The Hox Genes

The Hox genes are an extraordinarily old chunk of dna which seems to date back to the first organism with proto-limbs and bilateral symmetry. They are found virtually unaltered in all branches of complex life, and as best we understand them, they serve as the basic toolkit for generating a body plan. These are, in essence, the bricks for playing Lego Genetics.

Research and experimentation in this field is somewhat young, and warrants careful handling by potentially invoking 5, possibly 6, of the Scientific Sins simultaneously. What has been learned so far is that these genes represent fundamental "syntax calls" in the same sense as computer code. These are the genes that tell the body things like how many limbs it should have, where they should be placed, how to assemble its scales, feathers, or fur, and what colors these should be. All other genes seem to either code for chemical assemblies, or serve as on and off switches for the hox genes. All complex organisms on earth also seem to have the genetic equivalent of a ".init file" called a Homeobox, a shortnote  sequence of genes loosely reflecting its actual structure from head to tail, each chunk of which triggers a particular "programmed" sequence of hox genes. Translating this into pseudo code, the homeobox of a fruitfly would read roughly something like this:

while(head)
do(build(mouth),build(top_of_head),right_left(build(antennas)), right_left(build(brain_eyes))
do(build(head))
while(thorax)
do(right_left(build_front_legs))
do(build(thorax))
do(right_left(build(wings))
do(right_left(build(middle_legs))
do(right_left(build(rear_legs))
do(build(abdomen_a))
do(build(abdomen_b))

the build(front_leg) function might look something like
do(build(leg_section))
do(build(joint))
do(build(leg_section))
do(build(joint))
*This is the long part of the leg:*
do(build(leg_section))
repeat
repeat
repeat
repeat
do(build(joint))
do(build(foot))

What is interesting about these genes is that they are exactly as modular as this would make it seem. One common mutation in fruit flies replaces the Build(antenna) call with a call to Build(front_leg)The result is a fruit fly with perfectly formed legs on its head instead of antenna. Another duplicates the Build(abdomen_a) gene- this gives you a fly with an extra body segment. Similarly, when someone is born with six perfectly formed fingers, its because their build(fingers) section had one extra repeat tag. Like a really good or really bad contractor, when the blueprints ask it to build something odd and the measurements its told to use don't quite add up, it just makes it work as best it can.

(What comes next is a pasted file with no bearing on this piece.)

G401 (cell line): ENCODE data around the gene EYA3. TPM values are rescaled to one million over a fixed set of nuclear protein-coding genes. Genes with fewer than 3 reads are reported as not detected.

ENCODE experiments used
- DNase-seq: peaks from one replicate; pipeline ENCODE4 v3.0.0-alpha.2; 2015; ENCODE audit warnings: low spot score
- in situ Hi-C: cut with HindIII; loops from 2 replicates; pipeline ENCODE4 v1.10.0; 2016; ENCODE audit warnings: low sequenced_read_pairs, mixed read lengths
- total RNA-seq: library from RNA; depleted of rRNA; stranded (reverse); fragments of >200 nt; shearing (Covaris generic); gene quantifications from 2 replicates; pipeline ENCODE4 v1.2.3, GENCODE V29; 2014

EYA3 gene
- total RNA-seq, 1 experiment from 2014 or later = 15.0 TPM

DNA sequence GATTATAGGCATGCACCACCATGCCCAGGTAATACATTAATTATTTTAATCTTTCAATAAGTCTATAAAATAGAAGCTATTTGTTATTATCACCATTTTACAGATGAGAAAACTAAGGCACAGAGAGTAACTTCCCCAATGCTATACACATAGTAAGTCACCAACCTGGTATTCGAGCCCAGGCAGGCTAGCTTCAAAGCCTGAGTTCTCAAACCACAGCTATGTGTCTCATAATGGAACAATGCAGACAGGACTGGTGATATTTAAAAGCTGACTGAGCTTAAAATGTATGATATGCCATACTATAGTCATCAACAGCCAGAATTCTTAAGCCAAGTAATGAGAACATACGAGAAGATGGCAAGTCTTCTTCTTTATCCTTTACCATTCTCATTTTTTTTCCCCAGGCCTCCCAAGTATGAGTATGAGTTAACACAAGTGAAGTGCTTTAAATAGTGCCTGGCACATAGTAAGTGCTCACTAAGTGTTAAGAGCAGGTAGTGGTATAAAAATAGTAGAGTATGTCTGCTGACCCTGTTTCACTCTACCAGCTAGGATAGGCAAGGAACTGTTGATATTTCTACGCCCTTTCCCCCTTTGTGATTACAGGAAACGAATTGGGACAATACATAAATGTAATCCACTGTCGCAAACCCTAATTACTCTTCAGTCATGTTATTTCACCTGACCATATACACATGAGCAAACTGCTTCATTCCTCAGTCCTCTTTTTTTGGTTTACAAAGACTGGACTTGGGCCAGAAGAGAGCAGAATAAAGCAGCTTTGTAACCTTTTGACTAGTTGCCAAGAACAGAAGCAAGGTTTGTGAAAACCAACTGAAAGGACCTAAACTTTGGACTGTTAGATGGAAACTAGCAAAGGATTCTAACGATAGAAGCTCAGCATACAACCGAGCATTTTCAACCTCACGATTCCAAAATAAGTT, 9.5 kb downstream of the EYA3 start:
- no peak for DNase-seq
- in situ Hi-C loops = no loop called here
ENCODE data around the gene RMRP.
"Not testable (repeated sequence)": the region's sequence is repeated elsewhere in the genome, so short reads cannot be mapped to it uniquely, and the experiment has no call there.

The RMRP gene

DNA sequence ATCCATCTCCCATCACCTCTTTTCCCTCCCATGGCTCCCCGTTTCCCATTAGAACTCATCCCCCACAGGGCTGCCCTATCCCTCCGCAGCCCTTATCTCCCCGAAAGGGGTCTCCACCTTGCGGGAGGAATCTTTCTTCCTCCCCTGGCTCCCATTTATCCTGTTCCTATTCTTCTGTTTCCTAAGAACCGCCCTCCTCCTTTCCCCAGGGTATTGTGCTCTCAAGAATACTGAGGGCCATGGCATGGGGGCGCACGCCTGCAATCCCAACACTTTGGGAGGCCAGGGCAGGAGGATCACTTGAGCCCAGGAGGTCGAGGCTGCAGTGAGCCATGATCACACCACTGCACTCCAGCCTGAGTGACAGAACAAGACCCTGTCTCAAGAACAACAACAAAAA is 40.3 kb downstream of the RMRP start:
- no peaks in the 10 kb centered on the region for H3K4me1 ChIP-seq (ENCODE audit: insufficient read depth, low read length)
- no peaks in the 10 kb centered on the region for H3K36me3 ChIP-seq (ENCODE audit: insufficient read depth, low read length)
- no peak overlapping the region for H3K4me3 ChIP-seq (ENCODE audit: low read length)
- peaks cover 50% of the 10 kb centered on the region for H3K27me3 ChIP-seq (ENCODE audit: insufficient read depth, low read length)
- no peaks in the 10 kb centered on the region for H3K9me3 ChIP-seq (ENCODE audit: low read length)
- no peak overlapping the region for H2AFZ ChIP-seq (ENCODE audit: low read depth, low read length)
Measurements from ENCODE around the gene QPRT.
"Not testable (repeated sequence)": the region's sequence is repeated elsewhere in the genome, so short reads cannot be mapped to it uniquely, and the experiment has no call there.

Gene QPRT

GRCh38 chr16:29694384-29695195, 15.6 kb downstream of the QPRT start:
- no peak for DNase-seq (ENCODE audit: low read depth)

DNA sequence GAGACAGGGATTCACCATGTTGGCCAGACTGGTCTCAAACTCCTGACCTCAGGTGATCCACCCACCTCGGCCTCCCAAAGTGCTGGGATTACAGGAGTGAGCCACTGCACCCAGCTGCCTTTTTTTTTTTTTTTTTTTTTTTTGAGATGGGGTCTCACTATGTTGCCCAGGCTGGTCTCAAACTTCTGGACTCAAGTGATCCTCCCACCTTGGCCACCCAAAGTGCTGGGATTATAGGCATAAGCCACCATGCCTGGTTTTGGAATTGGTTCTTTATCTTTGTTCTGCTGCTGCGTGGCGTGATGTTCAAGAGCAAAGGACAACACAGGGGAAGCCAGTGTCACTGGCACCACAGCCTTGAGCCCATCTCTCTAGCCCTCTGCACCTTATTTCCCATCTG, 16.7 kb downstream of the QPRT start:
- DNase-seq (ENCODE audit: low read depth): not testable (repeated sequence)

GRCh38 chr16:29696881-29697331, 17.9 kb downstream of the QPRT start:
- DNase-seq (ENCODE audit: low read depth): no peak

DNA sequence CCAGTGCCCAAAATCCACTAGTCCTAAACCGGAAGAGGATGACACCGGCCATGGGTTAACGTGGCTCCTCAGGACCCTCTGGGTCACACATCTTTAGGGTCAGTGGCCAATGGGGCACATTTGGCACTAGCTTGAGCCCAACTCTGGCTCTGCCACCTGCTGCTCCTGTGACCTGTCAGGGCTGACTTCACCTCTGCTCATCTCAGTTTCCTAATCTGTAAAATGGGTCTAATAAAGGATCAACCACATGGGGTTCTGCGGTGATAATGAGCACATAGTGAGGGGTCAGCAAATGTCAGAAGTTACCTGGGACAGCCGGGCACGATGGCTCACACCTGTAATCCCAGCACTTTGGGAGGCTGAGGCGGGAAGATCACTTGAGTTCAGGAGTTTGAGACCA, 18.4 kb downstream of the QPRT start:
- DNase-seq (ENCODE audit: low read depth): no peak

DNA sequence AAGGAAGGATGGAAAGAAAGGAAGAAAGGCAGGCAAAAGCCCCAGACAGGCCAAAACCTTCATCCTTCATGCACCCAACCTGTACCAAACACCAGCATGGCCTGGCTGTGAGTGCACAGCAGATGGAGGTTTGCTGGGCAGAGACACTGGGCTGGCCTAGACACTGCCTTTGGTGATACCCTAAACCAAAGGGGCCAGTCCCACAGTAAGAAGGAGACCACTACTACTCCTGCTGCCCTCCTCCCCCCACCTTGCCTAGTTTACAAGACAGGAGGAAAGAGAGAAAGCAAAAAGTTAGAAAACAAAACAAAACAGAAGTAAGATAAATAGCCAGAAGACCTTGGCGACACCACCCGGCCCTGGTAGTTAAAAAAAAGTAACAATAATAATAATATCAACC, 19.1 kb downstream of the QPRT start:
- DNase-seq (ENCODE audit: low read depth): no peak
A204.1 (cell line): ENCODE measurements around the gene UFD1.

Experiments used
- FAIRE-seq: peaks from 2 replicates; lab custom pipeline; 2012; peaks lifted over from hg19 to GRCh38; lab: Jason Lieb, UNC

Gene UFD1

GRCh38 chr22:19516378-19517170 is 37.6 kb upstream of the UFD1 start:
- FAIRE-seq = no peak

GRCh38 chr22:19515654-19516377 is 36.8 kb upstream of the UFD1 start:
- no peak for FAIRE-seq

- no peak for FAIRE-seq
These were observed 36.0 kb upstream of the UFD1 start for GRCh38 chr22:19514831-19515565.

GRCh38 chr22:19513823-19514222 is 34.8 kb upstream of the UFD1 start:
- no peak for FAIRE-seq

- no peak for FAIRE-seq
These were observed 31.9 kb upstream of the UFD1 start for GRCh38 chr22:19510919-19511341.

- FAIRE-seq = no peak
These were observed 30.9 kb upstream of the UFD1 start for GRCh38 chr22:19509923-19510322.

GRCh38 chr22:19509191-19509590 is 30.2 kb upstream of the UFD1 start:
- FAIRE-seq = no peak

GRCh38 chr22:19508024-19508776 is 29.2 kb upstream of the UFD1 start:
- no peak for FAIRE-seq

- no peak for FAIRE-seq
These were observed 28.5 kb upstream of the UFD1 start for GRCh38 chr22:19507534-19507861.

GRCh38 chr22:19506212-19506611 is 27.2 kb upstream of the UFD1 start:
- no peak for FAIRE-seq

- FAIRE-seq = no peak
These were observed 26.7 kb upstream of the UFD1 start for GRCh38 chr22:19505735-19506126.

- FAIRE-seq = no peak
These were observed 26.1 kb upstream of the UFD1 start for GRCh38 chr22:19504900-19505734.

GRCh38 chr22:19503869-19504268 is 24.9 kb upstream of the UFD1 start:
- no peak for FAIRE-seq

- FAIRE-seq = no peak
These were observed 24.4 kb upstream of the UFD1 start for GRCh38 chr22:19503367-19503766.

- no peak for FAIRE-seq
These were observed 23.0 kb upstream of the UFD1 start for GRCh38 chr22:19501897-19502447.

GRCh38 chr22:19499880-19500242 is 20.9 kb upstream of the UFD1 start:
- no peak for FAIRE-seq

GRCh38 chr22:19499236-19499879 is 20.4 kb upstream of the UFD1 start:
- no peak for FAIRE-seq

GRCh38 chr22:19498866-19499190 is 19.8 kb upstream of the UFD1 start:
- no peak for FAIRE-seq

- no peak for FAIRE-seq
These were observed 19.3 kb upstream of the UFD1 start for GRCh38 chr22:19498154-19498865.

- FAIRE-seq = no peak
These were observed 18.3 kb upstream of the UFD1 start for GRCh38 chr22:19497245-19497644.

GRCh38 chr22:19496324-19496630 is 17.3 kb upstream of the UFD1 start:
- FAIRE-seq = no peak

The Just Think of the Potential sets in with this: given that all organisms use this same basic template, with tweaks in execution of the "programs" rather than the hox genes themselves making feathers instead of scales or hands instead of fins, the only thing preventing copying the "instructions" for, say, butterfly wings into the genome of a frog and calling this program at the right time an place in the frogs development, is the Square/Cube Law. And the metabolic nightmare of figuring out what extra proteins the butterfrog would need to be able to produce in order to construct said wings successfully. And then what you would have to tweak to make those proteins not kill the butterfrog. And then how to make the butterfrog not hunger for human flesh. Theoretically, however, once the Hox genes are fully decoded and well understood, the only thing preventing Mix-and-Match Critters is a lot of debugging on the genetic code that you copy and paste together out of monitor lizard, bat, and bombarder beetle dna.

For more information, try UsefulNotes.Genetics or (if you can handle the Techno Babble) The Other Wiki.